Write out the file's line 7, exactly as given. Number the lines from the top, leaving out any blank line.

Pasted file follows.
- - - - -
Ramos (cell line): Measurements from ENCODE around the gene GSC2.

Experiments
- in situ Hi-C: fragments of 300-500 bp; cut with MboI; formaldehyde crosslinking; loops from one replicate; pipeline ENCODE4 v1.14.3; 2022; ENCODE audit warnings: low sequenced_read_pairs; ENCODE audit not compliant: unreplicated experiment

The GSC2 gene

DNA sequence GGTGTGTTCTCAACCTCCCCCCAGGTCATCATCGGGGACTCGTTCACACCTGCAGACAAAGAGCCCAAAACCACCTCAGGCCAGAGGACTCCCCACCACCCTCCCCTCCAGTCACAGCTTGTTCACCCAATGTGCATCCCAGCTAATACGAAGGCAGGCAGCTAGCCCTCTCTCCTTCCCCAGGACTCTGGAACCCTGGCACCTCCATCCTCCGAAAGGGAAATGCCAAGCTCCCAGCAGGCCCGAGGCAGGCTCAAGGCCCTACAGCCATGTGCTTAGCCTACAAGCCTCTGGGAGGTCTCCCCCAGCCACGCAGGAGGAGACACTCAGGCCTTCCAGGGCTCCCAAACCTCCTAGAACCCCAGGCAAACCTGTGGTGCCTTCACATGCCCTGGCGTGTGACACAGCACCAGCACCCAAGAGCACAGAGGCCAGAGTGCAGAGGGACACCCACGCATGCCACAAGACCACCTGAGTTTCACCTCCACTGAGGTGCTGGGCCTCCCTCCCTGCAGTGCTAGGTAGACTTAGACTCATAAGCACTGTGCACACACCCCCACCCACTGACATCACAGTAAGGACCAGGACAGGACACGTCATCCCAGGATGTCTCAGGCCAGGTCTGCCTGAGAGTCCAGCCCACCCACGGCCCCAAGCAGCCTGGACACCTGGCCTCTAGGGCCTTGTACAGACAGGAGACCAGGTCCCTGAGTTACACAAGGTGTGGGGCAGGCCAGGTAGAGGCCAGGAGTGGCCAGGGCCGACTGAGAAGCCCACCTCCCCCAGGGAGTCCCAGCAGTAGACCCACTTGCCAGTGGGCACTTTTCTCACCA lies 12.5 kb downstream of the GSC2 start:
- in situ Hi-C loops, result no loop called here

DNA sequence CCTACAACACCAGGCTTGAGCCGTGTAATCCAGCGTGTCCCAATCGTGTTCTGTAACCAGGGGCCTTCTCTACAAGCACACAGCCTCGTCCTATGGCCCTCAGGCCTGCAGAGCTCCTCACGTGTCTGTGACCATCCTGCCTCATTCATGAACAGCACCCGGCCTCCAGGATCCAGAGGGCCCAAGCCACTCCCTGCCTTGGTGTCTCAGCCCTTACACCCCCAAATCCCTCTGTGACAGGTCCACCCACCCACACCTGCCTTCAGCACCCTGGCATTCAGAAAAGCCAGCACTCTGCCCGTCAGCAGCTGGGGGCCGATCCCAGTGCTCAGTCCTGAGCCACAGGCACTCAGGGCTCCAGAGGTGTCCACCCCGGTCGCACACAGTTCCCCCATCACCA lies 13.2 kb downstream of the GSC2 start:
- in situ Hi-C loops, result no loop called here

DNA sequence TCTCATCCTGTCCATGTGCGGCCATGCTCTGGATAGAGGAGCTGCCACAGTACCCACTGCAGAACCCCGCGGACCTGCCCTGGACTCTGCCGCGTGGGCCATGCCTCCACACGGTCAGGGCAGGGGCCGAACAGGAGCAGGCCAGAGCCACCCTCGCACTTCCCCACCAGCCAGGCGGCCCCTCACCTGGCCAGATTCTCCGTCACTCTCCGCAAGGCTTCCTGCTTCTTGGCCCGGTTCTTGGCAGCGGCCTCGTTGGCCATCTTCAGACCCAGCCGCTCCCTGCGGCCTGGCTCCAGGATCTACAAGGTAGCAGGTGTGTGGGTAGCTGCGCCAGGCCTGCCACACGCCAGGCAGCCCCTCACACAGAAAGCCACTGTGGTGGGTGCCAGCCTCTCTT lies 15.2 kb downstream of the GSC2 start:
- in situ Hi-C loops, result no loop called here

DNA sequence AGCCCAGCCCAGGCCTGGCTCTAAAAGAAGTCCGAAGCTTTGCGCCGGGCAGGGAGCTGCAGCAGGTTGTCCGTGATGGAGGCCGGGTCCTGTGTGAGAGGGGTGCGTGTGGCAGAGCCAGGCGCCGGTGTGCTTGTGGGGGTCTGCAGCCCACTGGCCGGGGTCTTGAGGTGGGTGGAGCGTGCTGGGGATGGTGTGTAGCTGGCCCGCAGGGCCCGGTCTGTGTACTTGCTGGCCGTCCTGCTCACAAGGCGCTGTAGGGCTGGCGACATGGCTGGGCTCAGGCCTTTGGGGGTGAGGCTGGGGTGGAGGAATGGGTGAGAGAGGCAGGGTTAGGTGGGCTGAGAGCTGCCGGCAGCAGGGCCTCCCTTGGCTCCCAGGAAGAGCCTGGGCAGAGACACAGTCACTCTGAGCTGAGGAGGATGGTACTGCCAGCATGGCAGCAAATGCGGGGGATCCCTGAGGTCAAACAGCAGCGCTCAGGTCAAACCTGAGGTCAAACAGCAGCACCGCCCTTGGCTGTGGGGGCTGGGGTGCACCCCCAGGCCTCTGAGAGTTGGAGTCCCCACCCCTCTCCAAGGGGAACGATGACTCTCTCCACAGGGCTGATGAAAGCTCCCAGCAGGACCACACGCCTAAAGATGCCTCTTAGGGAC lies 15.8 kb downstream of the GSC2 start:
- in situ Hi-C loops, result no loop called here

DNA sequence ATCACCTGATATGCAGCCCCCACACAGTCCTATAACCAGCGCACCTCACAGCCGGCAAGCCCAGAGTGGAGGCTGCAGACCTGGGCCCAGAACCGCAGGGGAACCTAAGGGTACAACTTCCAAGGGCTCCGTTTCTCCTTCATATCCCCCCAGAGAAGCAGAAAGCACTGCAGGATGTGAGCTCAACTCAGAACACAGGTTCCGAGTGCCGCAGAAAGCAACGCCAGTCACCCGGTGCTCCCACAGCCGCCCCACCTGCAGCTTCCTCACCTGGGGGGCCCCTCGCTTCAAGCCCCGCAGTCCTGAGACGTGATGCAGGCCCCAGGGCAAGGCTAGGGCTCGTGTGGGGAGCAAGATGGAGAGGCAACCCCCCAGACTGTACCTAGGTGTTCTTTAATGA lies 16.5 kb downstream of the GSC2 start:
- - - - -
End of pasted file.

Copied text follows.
DNA sequence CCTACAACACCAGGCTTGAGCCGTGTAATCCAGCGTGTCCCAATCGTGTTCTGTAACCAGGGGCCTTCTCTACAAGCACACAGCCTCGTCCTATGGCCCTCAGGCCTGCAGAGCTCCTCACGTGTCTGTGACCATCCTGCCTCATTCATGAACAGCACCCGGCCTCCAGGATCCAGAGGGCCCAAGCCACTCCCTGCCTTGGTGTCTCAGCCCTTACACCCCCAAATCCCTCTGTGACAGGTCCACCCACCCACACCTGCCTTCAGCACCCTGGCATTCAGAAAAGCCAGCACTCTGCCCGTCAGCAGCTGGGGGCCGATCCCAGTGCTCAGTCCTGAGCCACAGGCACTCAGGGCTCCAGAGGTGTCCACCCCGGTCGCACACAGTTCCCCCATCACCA lies 13.2 kb downstream of the GSC2 start: